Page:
by Kim Jackson of PeaceLoveandPrettyThings
We are officially in the holiday season, and it is ripe with traditions observed by family, friends and even co-workers. Quality time is at a maximum and we revel in the present moment with our loved ones, while enjoying a shared history. Wouldn’t it be great to have this feeling all year long? So why not start traditions outside of the holidays?
With your entire family
When I was younger, my family always had Sunday dinner together. Whether it was around the dining table or in front of the football game, there was one night where we knew we would all be eating together. Admittedly, Sunday dinners have fallen by the wayside in my household—but it’s such a beautiful way to facilitate quality time that it’s definitely worth reinstating.
Find something that your family enjoys that everyone can participate in: is there an annual event you’d like to make it a habit to attend? An arts and craft project where your kids watch their skill level grow as they get older? Perhaps an annual vacation?
With your children
Though it may not always seem as though children recognize the value of time with their parents when they are children, they will certainly see it clearly when they are adults looking back on the experiences that helped shape them.
My mother and I used to share “tea time” when I was a child. We would sit at the table over two mugs of tea and talk and giggle like girlfriends. She would also make tea for me whenever I was feeling unwell. And now, as an adult, I drink at least 2 cups of hot tea per day; partially because of the health benefits, but also because through the memory of that tradition with Mom, I equate tea with comfort, love and soothing.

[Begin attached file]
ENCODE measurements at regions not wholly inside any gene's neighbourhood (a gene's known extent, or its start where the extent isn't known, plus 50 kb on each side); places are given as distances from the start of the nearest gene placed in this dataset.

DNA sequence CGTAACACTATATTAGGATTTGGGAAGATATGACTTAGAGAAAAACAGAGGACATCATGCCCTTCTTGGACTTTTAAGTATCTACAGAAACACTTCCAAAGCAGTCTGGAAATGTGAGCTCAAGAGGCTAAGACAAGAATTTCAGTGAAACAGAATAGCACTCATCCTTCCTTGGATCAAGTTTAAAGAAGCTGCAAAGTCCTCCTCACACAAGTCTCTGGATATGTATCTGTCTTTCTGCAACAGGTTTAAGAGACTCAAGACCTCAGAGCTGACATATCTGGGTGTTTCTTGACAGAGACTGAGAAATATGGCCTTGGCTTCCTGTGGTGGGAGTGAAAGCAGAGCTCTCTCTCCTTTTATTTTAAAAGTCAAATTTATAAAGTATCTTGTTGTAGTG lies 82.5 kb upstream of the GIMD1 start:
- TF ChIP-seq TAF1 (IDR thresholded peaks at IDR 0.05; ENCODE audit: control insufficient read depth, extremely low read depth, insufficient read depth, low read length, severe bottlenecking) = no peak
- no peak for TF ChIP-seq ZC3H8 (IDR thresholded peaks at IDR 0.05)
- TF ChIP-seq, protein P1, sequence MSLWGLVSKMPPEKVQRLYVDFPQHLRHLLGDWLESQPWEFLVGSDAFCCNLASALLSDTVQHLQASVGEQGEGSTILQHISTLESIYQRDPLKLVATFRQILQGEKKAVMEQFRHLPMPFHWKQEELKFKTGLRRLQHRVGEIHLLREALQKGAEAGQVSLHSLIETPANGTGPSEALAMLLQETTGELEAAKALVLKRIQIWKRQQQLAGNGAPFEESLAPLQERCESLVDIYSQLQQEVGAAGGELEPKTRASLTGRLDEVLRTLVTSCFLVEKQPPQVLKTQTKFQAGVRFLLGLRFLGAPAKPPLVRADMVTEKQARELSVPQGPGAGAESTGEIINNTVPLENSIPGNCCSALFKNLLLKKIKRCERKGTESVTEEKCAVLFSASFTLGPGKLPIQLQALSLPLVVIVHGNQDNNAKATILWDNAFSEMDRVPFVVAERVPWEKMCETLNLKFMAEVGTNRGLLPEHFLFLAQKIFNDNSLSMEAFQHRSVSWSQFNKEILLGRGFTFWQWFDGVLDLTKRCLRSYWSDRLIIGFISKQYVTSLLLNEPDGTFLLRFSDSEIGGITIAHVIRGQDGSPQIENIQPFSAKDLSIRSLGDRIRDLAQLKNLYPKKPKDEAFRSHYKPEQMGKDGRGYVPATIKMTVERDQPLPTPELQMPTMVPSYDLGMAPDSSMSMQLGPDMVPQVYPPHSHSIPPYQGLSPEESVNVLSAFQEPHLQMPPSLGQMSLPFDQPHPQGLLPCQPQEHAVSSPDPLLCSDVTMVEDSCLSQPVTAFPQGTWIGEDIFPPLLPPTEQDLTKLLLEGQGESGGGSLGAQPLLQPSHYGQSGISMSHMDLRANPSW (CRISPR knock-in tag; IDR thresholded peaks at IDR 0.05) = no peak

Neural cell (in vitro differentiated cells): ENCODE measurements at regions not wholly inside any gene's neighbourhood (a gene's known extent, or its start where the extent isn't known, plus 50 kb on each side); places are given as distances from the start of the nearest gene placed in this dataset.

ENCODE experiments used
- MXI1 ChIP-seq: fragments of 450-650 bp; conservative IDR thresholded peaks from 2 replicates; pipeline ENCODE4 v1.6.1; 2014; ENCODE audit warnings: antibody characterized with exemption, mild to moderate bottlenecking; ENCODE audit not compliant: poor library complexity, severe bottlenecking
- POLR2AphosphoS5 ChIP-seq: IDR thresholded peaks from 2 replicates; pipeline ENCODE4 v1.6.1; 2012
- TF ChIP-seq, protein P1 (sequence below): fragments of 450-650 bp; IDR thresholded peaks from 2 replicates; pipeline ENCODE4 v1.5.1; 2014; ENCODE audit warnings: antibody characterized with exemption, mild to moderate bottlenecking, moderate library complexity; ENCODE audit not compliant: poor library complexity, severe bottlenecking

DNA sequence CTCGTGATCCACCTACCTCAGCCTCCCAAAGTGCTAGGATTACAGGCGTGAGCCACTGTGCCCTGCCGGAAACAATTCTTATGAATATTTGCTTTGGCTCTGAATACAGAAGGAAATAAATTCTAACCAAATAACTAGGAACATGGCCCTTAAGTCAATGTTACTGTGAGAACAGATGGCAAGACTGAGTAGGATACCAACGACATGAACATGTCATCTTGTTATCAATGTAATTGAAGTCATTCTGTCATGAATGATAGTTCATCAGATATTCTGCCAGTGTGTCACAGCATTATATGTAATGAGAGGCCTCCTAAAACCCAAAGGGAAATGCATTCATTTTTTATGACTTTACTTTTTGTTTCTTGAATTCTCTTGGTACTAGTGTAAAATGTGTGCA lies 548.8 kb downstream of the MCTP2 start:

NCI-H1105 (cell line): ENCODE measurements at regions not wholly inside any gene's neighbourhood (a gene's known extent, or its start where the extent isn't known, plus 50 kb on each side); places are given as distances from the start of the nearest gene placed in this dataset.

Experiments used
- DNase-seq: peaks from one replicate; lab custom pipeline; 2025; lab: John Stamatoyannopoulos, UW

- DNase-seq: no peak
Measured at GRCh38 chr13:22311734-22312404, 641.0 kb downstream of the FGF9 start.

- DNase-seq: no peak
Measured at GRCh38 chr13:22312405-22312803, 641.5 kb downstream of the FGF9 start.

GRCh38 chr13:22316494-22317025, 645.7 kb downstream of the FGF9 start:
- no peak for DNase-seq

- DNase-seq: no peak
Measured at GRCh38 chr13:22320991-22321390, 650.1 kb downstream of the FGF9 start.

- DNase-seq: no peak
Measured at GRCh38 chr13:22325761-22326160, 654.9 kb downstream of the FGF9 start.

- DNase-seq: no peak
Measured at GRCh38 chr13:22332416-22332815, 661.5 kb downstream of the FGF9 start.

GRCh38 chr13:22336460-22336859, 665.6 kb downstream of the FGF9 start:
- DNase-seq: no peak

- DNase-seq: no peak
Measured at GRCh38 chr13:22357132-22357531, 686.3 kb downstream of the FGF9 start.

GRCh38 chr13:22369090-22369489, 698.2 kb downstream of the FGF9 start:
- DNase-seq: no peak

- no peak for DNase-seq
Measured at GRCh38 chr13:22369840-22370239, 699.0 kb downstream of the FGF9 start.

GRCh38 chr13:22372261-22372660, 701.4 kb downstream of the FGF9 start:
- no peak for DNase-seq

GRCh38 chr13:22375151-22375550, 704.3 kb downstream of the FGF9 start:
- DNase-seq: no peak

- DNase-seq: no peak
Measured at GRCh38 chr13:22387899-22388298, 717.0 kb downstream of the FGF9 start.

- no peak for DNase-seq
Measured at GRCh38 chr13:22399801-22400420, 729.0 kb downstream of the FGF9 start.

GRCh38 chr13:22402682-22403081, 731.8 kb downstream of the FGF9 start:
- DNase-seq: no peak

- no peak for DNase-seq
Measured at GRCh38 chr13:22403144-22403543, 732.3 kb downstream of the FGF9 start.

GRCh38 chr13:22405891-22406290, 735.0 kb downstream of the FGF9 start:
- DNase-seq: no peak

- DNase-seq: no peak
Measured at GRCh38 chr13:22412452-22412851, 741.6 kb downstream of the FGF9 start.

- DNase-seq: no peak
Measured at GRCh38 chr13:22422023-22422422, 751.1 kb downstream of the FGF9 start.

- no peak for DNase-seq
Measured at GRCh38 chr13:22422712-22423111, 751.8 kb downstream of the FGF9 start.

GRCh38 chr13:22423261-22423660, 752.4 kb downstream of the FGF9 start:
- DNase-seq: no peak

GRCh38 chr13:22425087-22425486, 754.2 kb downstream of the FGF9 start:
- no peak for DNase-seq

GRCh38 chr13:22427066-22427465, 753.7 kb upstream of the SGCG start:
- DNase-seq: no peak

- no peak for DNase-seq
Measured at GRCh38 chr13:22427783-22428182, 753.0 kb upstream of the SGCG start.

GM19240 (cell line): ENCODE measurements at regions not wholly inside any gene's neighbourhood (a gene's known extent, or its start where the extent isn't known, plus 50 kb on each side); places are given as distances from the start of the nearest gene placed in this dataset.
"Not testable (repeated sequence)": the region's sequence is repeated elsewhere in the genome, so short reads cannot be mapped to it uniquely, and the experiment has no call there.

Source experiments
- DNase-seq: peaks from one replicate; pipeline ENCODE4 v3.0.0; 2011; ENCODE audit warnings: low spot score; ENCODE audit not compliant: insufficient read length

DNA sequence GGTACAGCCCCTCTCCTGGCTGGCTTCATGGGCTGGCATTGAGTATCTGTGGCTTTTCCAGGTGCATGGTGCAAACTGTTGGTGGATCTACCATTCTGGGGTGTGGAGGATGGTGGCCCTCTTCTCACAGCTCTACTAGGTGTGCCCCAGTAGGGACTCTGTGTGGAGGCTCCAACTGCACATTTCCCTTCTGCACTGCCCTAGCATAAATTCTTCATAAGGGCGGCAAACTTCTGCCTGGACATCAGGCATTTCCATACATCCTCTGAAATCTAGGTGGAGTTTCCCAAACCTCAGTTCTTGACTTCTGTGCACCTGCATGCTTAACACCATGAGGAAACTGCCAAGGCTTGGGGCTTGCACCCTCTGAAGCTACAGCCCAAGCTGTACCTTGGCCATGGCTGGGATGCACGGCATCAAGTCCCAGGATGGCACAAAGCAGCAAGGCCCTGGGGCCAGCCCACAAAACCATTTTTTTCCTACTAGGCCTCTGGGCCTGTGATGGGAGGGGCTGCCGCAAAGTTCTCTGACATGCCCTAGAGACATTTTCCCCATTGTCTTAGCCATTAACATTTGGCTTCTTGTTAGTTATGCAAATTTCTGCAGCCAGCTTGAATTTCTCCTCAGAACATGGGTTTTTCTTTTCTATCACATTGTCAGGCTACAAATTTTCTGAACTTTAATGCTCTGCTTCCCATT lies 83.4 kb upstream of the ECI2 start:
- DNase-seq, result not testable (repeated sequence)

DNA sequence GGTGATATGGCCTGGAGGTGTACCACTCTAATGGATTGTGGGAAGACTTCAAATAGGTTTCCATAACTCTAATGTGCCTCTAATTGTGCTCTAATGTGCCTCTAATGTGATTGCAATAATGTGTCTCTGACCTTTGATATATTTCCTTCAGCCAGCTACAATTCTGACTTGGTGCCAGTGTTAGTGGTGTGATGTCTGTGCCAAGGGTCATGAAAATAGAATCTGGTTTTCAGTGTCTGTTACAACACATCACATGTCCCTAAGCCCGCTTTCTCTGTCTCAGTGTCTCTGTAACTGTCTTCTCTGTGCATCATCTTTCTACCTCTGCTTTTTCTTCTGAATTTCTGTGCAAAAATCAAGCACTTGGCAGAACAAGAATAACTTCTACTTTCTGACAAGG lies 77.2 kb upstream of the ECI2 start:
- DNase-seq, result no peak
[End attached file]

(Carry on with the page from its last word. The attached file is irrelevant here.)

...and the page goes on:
Similarly, my son and I have had dinner “dates” since he was about 4 years old. During these dates, he has my undivided attention and we talk and catch up on the little things that sometimes get lost in the shuffle of other priorities. I also use this as an opportunity to subtly teach him how to conduct himself, and how to treat a woman when he’s on a real date. And it’s something that (I hope) we can do no matter how old he gets.
Tap into what your children like or respond to and find ways to connect with them on that level. If you have more than one child, customizing your experiences with them is a great way to show them you recognize their unique personalities.
With your friends
As we grow older, get married, have kids and take on more adult responsibility, it gets harder and harder to carve out time for our friends; but it is paramount that we do so. I find that girl time is an opportunity to recharge and reconnect with my friends, but also with myself—and what makes me “me” outside of roles that I assume in my day-to-day life. My friends and I have girls’ nights every other month (or so) where we all gather at one person’s place and curl up on the couch with snacks and drinks to catch up on each other’s busy lives.
Do you and your friends have designated times that you get together? If not, why not instate a monthly (or quarterly if it better accommodates) meet-up for brunch, cocktails, a movie night or a potluck dinner? The actual activity is up to you; just make it a regular occurrence and make it fun!